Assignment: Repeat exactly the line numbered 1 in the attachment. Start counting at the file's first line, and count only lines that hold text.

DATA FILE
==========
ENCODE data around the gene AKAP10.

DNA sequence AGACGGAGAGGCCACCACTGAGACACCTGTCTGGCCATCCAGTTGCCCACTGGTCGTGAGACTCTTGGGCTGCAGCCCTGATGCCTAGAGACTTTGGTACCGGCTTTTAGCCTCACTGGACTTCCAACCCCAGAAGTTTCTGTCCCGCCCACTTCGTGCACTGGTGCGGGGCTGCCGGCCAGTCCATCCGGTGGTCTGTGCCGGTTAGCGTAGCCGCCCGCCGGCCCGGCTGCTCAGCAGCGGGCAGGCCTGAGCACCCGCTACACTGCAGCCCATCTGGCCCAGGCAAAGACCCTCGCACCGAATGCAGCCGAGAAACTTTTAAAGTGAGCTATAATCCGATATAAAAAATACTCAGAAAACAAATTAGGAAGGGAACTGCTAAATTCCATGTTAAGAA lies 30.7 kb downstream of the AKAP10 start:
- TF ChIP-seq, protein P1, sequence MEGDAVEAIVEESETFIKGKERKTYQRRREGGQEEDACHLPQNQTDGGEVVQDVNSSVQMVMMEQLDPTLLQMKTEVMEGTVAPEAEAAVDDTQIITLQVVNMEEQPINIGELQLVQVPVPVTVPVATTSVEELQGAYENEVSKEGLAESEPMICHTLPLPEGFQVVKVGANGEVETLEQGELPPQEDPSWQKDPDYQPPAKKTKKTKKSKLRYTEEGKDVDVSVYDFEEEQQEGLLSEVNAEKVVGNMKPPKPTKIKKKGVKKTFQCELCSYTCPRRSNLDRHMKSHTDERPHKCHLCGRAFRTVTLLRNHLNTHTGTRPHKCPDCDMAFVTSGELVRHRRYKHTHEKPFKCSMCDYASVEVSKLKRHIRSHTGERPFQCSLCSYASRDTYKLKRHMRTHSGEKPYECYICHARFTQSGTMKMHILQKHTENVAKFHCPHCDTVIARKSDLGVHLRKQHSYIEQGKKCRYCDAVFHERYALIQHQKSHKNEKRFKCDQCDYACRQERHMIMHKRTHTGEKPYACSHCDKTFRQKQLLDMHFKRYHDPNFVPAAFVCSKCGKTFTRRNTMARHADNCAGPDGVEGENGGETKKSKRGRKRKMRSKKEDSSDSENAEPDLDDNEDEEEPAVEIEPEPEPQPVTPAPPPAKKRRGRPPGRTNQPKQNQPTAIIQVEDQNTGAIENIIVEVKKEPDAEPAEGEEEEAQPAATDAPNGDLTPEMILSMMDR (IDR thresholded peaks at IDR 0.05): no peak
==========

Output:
ENCODE data around the gene AKAP10.